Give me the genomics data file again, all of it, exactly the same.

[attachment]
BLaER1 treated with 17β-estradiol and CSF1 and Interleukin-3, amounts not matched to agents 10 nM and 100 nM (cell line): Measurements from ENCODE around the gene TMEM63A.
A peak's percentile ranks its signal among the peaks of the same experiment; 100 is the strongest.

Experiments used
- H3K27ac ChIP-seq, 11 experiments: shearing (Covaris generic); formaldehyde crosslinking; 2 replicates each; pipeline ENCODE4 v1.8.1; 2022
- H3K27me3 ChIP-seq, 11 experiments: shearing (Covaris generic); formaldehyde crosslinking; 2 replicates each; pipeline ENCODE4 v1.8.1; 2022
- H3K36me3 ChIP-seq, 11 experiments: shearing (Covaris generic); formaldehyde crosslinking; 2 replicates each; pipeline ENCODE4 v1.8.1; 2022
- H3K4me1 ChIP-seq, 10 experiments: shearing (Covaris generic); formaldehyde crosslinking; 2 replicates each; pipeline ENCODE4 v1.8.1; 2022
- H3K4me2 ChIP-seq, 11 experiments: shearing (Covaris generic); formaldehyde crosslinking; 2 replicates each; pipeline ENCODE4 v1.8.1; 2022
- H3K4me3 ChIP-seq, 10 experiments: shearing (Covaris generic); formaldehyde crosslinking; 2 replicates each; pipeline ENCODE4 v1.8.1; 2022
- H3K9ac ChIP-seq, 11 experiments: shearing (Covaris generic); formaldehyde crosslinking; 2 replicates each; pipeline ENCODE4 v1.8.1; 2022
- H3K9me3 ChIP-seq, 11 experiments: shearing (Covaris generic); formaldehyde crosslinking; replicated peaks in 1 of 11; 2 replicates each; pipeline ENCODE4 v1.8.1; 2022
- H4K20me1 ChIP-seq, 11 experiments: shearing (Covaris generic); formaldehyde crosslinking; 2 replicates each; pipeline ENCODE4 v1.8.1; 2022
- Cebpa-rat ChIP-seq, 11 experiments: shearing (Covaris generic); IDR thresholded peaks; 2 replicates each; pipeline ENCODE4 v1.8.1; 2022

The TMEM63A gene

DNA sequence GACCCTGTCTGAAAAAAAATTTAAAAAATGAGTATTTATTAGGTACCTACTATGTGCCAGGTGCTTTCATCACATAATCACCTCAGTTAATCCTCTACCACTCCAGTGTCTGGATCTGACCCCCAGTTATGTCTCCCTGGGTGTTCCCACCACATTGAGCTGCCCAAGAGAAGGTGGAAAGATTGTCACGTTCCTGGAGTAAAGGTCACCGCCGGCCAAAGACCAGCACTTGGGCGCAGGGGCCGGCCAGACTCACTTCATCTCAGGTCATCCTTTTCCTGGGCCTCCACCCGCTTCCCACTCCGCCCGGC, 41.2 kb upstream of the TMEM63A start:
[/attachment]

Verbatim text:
BLaER1 treated with 17β-estradiol and CSF1 and Interleukin-3, amounts not matched to agents 10 nM and 100 nM (cell line): Measurements from ENCODE around the gene TMEM63A.
A peak's percentile ranks its signal among the peaks of the same experiment; 100 is the strongest.

Experiments used
- H3K27ac ChIP-seq, 11 experiments: shearing (Covaris generic); formaldehyde crosslinking; 2 replicates each; pipeline ENCODE4 v1.8.1; 2022
- H3K27me3 ChIP-seq, 11 experiments: shearing (Covaris generic); formaldehyde crosslinking; 2 replicates each; pipeline ENCODE4 v1.8.1; 2022
- H3K36me3 ChIP-seq, 11 experiments: shearing (Covaris generic); formaldehyde crosslinking; 2 replicates each; pipeline ENCODE4 v1.8.1; 2022
- H3K4me1 ChIP-seq, 10 experiments: shearing (Covaris generic); formaldehyde crosslinking; 2 replicates each; pipeline ENCODE4 v1.8.1; 2022
- H3K4me2 ChIP-seq, 11 experiments: shearing (Covaris generic); formaldehyde crosslinking; 2 replicates each; pipeline ENCODE4 v1.8.1; 2022
- H3K4me3 ChIP-seq, 10 experiments: shearing (Covaris generic); formaldehyde crosslinking; 2 replicates each; pipeline ENCODE4 v1.8.1; 2022
- H3K9ac ChIP-seq, 11 experiments: shearing (Covaris generic); formaldehyde crosslinking; 2 replicates each; pipeline ENCODE4 v1.8.1; 2022
- H3K9me3 ChIP-seq, 11 experiments: shearing (Covaris generic); formaldehyde crosslinking; replicated peaks in 1 of 11; 2 replicates each; pipeline ENCODE4 v1.8.1; 2022
- H4K20me1 ChIP-seq, 11 experiments: shearing (Covaris generic); formaldehyde crosslinking; 2 replicates each; pipeline ENCODE4 v1.8.1; 2022
- Cebpa-rat ChIP-seq, 11 experiments: shearing (Covaris generic); IDR thresholded peaks; 2 replicates each; pipeline ENCODE4 v1.8.1; 2022

The TMEM63A gene

DNA sequence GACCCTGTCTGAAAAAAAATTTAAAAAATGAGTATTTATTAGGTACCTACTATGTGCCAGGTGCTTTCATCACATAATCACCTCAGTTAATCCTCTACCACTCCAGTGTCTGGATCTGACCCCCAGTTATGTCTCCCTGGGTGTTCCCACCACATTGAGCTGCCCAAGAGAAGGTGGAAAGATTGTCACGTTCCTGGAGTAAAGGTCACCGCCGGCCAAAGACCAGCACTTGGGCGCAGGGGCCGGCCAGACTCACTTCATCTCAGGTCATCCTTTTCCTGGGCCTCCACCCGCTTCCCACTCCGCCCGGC, 41.2 kb upstream of the TMEM63A start: